Monday, June 6, 2022

Graduation Day Rituals: Pomp, Circumstance, Highs and Lows

At graduation, I make a point of extending congratulations to every student, parent and grandparent I see. This year, I found myself saying those very words to my colleagues too.

I would argue, graduation is an important day in the life of every educator. While we may grumble about our assigned duties and the early arrival time, the pomp and circumstance affirm what we do. The joy and smiles I give and receive from graduates confirm this job is a vocation. 

After handing out sheepskins to students with last names N-P, I departed from campus in my robe and hood on a natural high. I thought about the many students I would miss and the impact they had on me and in the classroom. I love seeing them dressed up replete with robe and regalia. It is important to formally gather to bless, recognize, award and call the name of every student before we send them into the world. 

At the conclusion of each year, I partake in my own graduation ritual: I share my highs and lows of the year with a trusted colleague. My friend Kerrie and I sat down for Mimosas and I unpacked those I had as an athletic director and a teacher.

In the Classroom
Returning to school with all 30+ fully masked students was not easy. Even though I offer varied instruction and many ways to participate in group work, the 80-minute class proved to be very difficult for my seniors. I knew something needed to change.

Based on some past evaluations, I decided to create a final project called "Living Sports and Spirituality." In short, this assignment asks students to undertake a sports discipline and a spiritual one. For one month, my seniors practice a physical or health discipline related and a spiritual one of their choosing. Some are religious, emotional, mindful or holistic in nature. They research what they are drawn to and track their progress. They must report on the graces and fruits of each practice. Was it challenging? Would they recommend it to others? Why or why not? 

Part of why this project was a high for the year is because we practiced a number of sports and spiritual disciplines as a class. For example, we watched a video on how to complete a pull-up and then went outside to the track where there are 3 sets of pull-up bars. I enjoyed going to the Wrestling room to practice climbing the rope (not that I did it). Not sure how many others did, though. We meditated for 3 minutes with Depak Chopra; we prayed with an icon of Christ. Everyday brought something new.

The journey and the destination were equally enjoyable. Not only are the final projects fun to watch, they reveal much more about each student than one might expect. For any teacher who is interested in assignment please let me know and I will share it with you.

Second, it's never just the curriculum that accounts for highs and lows—relationships with students and other colleagues always find an in. Once again the San Francisco Giants found themselves in the post-season, finishing the season one game ahead of those pesky Dodgers to win the National League West title. Go Giants!

One of my more spirited and outgoing seniors is a huge Dodger fan. He came to class ready to taunt me with his Dodger blue, Pantone 294. When we realized our respective teams would battle each other in the NL Division Series, he said "game on."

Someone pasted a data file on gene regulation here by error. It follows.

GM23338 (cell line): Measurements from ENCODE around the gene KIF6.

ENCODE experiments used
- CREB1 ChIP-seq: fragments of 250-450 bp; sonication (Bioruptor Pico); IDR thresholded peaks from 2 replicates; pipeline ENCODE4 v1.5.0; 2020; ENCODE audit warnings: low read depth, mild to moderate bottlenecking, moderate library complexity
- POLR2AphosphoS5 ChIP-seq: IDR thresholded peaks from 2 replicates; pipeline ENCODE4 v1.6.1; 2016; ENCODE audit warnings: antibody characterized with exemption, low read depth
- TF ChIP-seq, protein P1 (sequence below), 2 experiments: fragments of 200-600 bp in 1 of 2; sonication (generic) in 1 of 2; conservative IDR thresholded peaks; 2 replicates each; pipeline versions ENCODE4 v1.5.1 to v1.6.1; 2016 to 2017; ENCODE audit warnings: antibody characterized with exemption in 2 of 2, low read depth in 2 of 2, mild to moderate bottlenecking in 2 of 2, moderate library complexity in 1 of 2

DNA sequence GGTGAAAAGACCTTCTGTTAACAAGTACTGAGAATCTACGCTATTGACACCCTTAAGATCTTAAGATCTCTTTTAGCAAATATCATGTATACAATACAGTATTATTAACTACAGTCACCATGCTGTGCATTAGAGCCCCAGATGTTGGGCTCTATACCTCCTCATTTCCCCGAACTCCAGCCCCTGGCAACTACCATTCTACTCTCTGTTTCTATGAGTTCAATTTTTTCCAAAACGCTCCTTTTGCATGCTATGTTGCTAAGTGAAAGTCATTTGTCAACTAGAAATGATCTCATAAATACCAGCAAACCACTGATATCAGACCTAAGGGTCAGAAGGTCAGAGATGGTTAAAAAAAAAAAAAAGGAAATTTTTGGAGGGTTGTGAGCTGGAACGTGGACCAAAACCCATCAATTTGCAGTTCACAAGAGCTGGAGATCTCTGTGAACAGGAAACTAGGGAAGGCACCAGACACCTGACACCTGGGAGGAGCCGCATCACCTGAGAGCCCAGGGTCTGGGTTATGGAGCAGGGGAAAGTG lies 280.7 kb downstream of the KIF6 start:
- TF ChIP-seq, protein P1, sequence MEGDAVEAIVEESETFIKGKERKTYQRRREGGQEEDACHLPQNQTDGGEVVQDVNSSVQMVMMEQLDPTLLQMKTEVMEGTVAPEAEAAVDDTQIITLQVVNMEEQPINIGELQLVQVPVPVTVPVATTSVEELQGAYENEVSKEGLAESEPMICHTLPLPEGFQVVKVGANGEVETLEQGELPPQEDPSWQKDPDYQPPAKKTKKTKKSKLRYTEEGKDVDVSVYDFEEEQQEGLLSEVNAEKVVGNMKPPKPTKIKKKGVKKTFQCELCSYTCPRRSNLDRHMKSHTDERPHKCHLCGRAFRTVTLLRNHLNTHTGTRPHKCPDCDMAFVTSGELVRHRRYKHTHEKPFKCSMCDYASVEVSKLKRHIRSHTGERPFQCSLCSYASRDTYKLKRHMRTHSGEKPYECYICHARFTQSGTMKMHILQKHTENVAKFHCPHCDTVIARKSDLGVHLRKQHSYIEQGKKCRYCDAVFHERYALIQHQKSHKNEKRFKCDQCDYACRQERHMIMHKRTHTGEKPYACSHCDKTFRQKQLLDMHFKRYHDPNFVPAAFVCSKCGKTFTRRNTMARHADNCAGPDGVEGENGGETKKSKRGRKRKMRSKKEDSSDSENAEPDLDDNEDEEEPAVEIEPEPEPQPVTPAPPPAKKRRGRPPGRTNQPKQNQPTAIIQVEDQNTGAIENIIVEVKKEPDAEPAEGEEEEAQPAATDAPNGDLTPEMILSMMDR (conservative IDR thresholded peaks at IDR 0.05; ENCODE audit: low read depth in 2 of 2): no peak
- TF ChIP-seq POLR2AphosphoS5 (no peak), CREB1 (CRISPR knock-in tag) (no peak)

I came to class on Monday after the National League Division Series resulted in a tie: 1-1. Giants took Game one and lost Game two—the one I attended. 

One of my favorite aspects of going to a game is when the big screen captures who is in the audience. At the conclusion of the third inning, the song "Danger Zone" filled Oracle Park. Then the camera zoomed in on Tom Cruise, call sign Maverick. He smiled and was met with clapping and cheers. Cruise is a great many things these days both disparaging and highly questionable....but he's also beloved. He's Pete Mitchell. He's Top Gun. He's Maverick.

The spiritual life invites us to pay attention and notice. Other times it calls us to sit and be still. If I been in the beer line or the bathroom, I would have missed this moment. I'm so grateful I had it.

My students walked in on Monday morning to the song "Danger Zone." I shared the story from the weekend and invited them of this truth. It probably was lost on them, but it was personal high for the school year. My student, the Dodger fan reminded me we lost the game. I said "it's a 5 game series." Smiles all around.

In Athletics
Working in Athletics means that I supervise a number of games. This duty means I work at number of late nights and Saturdays, which can make for long days and full weeks. However, I never felt like I was working when I was on call for varsity boys' volleyball. It's easy for me to say this team who won the WCAL, CCS and Nor Cal championships was dominant. Yes, they were incredibly talented but what appealed to me most is that they played with joy. 

Joy in sports is not a quality to be taken for granted. I will probably write more about this as it pertains to the Golden State Warriors, too. When you see it, you know it. It's contagious, it's infectious. Simply put, I watching their games. If that's work...not bad.

Graduation day is an important day, no doubt. We didn't need the loss of public gatherings, ceremonies or shared rituals in the past few years to reveal how important they are. We got that message nonetheless. With that reminder in our hearts and short term memories, I want to encourage students and teachers to take a moment to reflect upon the past year....every year. Acknowledge the challenges They always lead to lessons and naming them through this annual ritual helps me to let them. Celebrate the graces and ask others to do the same

Photo Credits
Rope Climb

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